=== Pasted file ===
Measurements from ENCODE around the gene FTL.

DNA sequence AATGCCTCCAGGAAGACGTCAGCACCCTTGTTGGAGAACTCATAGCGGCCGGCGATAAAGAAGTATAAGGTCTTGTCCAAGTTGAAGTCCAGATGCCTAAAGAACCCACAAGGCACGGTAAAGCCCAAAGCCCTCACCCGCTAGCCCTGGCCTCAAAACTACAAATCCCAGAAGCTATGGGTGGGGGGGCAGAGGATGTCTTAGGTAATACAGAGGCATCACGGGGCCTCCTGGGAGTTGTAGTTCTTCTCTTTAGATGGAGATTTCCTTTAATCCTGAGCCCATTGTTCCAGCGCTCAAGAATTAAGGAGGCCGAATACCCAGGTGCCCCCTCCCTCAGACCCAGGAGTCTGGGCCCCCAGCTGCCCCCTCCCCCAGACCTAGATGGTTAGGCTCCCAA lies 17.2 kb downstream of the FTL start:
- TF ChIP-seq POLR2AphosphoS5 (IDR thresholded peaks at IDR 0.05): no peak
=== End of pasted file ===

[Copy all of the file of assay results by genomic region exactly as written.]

Measurements from ENCODE around the gene FTL.

DNA sequence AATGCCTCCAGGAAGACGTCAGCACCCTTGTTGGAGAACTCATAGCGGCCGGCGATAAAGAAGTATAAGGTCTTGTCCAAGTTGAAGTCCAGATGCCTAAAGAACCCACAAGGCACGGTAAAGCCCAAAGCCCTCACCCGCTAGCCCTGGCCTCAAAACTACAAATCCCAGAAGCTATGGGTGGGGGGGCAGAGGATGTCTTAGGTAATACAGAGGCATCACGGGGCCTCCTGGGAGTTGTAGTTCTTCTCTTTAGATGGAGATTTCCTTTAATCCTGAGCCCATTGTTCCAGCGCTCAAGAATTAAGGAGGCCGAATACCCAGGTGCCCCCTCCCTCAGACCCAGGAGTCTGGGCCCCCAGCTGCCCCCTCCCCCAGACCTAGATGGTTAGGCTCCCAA lies 17.2 kb downstream of the FTL start:
- TF ChIP-seq POLR2AphosphoS5 (IDR thresholded peaks at IDR 0.05): no peak